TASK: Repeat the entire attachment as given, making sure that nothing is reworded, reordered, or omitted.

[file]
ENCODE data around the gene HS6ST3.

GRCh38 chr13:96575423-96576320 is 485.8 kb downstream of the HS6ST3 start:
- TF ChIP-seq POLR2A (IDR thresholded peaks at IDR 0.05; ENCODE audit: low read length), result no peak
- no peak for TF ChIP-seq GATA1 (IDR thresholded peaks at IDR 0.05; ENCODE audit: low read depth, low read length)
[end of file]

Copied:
ENCODE data around the gene HS6ST3.

GRCh38 chr13:96575423-96576320 is 485.8 kb downstream of the HS6ST3 start:
- TF ChIP-seq POLR2A (IDR thresholded peaks at IDR 0.05; ENCODE audit: low read length), result no peak
- no peak for TF ChIP-seq GATA1 (IDR thresholded peaks at IDR 0.05; ENCODE audit: low read depth, low read length)